Time Does Not Flow Like a River


"in medias res[...], beginning a narration not in chronological order" (Hamilton 167).

This technique has risen in popularity over the recent years, and especially in the movie industry.  The technique seems to work well for movies.  Since most movies focus on the direct and indirect actions of its characthers, movie could benefit from an attention-grabbing beginning.  However, if the beginning is too disconnected from the rest of story, the unordered plot becomes a mess.  As a result, the audience will quicdkly leave the theater in droves.  The principle can be applied to books.  Remember: even advant grade has its limits.

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Great points Ethan. I like how you connect literary terms to movies here. I recently saw "The Good Shepherd" which has a rather provocative beginning that takes place in the future. The movie then proceeds to go back and forth between present and past, which kept me hooked on what would otherwise have been a rather boring movie. This is a really great strategy for movies because they are all about showing. I think that authors have more trouble doing this; however, as you said, it often makes for a more interesting story.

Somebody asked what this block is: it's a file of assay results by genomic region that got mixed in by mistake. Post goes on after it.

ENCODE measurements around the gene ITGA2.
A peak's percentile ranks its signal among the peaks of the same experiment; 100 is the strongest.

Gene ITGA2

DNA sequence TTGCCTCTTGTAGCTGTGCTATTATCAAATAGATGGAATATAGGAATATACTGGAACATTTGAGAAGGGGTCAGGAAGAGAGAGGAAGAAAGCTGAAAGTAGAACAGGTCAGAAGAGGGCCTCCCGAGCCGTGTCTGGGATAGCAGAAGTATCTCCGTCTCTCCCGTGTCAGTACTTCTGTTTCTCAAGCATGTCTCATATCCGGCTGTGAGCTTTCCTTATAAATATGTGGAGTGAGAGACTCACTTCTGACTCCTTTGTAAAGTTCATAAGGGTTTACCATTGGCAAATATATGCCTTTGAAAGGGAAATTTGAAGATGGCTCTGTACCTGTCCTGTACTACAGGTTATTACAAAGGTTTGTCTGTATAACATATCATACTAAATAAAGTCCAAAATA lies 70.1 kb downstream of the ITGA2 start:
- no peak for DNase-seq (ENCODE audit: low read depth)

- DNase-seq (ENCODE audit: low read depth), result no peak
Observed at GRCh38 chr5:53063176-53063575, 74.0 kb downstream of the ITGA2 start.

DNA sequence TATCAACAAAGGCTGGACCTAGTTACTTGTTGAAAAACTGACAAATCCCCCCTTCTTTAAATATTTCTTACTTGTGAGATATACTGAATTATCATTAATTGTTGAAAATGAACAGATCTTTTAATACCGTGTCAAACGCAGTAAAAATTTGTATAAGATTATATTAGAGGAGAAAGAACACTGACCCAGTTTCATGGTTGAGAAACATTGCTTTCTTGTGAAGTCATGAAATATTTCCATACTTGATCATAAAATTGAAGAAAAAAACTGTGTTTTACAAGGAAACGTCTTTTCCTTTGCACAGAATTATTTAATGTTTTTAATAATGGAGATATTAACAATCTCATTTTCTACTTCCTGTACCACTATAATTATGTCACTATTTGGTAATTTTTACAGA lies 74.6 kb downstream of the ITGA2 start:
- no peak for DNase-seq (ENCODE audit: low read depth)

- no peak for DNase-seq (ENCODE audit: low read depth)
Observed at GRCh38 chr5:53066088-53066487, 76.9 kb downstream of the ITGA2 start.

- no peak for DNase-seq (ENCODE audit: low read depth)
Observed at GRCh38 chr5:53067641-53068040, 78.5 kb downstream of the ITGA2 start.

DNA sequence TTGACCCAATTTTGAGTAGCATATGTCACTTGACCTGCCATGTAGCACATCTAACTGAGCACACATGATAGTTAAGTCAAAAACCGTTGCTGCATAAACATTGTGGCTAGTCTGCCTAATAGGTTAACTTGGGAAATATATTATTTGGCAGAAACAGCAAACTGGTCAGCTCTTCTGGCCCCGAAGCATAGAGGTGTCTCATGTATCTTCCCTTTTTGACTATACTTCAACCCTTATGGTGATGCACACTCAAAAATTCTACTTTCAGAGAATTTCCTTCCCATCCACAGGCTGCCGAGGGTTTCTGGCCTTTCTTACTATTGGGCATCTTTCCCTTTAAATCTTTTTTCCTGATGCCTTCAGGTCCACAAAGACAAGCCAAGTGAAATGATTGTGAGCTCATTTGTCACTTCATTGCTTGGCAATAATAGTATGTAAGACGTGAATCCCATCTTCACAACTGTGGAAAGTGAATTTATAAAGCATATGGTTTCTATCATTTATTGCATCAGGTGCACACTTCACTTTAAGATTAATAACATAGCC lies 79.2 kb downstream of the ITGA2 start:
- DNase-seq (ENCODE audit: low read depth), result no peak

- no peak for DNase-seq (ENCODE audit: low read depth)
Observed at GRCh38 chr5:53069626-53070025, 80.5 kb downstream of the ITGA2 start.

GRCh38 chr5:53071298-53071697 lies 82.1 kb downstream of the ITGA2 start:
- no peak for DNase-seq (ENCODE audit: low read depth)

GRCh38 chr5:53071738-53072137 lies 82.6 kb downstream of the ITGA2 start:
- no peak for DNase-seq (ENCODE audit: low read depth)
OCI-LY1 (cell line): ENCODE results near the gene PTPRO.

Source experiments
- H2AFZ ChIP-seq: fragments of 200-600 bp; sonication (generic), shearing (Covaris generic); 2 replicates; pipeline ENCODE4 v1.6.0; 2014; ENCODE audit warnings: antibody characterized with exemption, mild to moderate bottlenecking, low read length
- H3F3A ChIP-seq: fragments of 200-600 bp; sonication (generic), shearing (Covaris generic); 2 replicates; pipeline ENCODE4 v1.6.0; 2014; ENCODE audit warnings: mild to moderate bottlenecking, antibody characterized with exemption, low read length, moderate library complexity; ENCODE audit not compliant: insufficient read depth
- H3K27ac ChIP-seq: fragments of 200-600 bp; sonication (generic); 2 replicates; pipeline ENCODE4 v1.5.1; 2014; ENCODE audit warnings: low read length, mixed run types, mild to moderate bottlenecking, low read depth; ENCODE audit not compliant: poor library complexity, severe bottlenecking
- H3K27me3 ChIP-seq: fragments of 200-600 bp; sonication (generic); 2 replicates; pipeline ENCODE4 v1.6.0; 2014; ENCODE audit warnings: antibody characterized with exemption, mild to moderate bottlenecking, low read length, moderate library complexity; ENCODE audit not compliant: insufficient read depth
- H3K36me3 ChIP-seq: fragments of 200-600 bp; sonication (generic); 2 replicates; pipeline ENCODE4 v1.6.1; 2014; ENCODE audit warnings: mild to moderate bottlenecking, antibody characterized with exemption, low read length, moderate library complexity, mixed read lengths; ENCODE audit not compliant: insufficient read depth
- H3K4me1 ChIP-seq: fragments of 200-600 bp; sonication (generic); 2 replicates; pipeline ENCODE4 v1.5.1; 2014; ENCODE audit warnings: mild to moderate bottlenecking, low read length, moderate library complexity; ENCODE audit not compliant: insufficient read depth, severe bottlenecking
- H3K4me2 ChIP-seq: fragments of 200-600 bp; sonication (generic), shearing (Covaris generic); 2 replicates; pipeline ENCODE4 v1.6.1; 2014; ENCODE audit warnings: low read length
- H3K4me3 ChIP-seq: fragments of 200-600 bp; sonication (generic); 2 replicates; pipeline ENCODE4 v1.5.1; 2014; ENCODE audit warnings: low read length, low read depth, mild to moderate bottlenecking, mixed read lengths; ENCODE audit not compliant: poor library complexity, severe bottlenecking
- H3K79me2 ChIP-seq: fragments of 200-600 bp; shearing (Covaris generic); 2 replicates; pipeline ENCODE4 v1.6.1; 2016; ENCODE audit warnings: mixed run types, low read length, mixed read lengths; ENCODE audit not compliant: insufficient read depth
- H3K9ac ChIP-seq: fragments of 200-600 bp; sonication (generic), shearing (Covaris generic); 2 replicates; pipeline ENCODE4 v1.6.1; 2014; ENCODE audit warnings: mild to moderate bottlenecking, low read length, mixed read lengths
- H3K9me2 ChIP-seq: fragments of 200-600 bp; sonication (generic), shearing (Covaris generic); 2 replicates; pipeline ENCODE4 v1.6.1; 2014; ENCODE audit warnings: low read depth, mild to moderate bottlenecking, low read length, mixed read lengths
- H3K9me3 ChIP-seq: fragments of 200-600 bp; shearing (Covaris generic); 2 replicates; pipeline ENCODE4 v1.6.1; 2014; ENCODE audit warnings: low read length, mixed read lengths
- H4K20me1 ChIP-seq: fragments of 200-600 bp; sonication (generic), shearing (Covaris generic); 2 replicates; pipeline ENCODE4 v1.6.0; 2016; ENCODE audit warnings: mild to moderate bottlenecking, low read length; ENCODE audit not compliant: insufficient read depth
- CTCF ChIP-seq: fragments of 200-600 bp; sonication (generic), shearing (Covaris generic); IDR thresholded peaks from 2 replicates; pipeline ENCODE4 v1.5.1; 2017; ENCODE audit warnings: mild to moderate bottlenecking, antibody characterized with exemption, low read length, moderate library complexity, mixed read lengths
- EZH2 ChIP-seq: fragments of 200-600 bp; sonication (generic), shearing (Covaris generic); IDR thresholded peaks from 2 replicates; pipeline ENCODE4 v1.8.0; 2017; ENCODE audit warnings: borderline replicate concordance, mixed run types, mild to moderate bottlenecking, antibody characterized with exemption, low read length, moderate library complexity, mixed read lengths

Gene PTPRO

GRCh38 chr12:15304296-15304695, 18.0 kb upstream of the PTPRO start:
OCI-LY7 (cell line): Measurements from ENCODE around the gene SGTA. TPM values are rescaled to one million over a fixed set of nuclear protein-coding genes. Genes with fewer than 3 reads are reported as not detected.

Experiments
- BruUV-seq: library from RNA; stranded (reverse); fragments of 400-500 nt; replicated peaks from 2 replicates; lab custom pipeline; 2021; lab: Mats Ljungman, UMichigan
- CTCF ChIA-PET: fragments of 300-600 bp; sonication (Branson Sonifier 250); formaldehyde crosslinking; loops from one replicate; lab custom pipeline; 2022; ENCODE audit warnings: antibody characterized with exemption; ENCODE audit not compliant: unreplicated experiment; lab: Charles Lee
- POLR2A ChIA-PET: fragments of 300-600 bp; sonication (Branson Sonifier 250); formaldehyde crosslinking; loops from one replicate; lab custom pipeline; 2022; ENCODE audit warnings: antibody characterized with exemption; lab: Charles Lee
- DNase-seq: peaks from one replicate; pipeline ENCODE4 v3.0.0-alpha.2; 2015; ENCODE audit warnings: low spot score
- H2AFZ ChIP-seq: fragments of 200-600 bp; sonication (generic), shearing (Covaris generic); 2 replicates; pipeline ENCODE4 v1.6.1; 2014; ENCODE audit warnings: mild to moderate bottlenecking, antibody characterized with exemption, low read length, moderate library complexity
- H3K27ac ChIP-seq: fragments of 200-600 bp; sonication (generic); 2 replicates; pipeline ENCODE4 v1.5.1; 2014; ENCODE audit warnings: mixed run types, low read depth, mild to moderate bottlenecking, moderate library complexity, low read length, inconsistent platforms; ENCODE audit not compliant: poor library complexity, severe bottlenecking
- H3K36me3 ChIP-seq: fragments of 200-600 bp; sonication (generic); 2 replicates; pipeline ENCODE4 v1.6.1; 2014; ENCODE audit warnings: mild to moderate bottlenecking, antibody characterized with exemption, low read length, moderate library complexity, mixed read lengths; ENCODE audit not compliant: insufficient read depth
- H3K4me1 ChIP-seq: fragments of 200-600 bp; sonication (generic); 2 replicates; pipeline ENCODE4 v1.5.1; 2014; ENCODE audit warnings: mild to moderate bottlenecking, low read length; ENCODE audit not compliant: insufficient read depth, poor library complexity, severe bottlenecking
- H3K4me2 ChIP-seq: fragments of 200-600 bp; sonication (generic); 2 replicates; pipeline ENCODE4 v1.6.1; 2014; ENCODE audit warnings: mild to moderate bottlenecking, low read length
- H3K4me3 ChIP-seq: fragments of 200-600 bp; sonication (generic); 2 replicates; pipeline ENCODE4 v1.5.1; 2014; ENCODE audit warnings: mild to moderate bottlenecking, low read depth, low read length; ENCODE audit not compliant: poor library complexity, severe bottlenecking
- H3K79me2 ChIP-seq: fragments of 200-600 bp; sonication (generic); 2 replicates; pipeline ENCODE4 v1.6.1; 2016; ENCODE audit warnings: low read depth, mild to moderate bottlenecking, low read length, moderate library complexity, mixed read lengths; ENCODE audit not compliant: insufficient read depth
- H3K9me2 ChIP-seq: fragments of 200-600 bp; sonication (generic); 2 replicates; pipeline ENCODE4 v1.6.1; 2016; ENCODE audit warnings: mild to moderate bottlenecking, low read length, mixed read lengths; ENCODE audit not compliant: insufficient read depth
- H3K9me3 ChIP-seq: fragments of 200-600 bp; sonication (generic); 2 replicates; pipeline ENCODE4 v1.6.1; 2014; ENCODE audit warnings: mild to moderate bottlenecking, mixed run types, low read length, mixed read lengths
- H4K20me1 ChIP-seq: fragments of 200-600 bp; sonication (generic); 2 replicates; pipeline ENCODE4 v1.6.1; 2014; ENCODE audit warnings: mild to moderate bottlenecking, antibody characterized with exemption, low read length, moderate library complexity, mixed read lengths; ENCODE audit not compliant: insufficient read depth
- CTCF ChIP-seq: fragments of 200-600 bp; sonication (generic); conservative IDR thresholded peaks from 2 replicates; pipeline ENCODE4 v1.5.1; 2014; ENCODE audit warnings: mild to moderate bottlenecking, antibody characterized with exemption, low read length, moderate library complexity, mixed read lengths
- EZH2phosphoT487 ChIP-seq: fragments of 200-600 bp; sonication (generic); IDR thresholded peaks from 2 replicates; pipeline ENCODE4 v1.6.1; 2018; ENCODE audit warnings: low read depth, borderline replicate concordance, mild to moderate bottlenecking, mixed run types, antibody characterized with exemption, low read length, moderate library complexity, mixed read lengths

Good points, Ethan and Erica. A routine story can capture the reader's interest if it's told in the right way. The Harry Potter stories find clever ways to let Harry peek into the past and get glimpses of other people's memories, which add to the depth of the main story, which progresses in strict linear fashion in each book. (Well, except when time travel is involved, but even then we follow the story chronologically as Harry experienced it.)

Too much exposition at the beginning of a story (or an academic paper) can be very boring. Just get to the point! You can always slip in explanations along the way.

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This page contains a single entry by EthanShepley published on April 7, 2008 10:20 PM.

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